At the launch event, I also delivered the evening’s closing keynote address. With the Trans 100’s public unveiling today, I want to share the video and transcript of my remarks below. I hope my words about the list, about the people, about our glorious community inspires you to be proud, to be visible, to be unapologetic. My grand hope is that trans youth coming-of-age now may be able to turn to this list as a exhibition of who we are, what we can contribute and what’s possible, and just maybe have 100 reasons to feel less alone in this world.
Closing Keynote, Trans 100, Chicago, IL. – March 31, 2013
written and delivered by Janet Mock
Thank you all so much for having me. I am just in awe tonight, standing here, listening to all these names: some I’ve never heard before, some that I’m very familiar with. Makes me feel like I’m kind of at a family reunion, meeting new cousins you’ve never heard before but very happy to have them in your family.
I am so happy to be here, to stand witness to the greatness of Chicago’s trans community, to the fruition of Toni D’Orsay’s dream, to this night that Jen Richards refuses to take ANY credit for, to the talents I get to share this stage with this evening: KOKUMO, Namoli, Joe and Kortney – I am in awe of you.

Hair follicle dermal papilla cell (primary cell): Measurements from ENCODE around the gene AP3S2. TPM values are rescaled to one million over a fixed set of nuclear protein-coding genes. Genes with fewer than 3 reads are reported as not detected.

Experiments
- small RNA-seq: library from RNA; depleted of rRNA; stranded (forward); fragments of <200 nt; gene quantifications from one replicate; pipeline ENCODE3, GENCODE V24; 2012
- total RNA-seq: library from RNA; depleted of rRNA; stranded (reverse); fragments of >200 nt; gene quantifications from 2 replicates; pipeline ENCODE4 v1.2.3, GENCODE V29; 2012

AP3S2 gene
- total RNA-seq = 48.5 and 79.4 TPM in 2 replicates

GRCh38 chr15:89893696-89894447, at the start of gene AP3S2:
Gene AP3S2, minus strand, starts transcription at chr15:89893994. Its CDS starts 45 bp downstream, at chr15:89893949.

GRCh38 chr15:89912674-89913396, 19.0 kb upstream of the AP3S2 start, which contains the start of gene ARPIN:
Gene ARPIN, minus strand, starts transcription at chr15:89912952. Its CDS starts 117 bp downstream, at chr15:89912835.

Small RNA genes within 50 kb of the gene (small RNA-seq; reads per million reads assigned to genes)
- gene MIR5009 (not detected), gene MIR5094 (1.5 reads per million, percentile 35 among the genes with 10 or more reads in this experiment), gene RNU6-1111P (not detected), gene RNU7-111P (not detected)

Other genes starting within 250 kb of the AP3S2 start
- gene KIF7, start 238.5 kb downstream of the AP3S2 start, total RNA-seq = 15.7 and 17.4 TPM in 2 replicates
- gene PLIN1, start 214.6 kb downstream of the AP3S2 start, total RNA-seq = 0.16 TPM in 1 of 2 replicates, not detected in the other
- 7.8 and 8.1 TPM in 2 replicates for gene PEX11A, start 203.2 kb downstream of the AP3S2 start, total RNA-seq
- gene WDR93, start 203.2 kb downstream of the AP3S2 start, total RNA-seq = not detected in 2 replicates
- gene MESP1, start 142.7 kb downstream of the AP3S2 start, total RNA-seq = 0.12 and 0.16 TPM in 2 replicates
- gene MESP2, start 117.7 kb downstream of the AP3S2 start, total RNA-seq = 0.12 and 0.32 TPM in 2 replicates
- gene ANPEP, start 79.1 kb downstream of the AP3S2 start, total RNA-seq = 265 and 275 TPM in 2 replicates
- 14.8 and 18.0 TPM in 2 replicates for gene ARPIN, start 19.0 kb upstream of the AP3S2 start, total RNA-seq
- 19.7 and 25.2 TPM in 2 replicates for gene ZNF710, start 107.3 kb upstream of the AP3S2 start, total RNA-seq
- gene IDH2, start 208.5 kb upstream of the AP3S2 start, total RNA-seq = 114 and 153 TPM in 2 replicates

I stand here tonight at the intersections of race, class, gender, sexuality, love and femininity. Unapologetically.
I stand here tonight with brown skin, with wild curly hair, with a lacquered lip, with my body and my womanhood in my possession.
I stand here tonight with privileges and experiences of oppression that have enabled me to survive and thrive to make it to this stage.
I stand here tonight in awe because tonight was created by us and for us. We are all standing witness to a legendary feat, a feat that has allowed us to celebrate our living, those who are doing work to enact gender, social, class, and racial justice nationwide.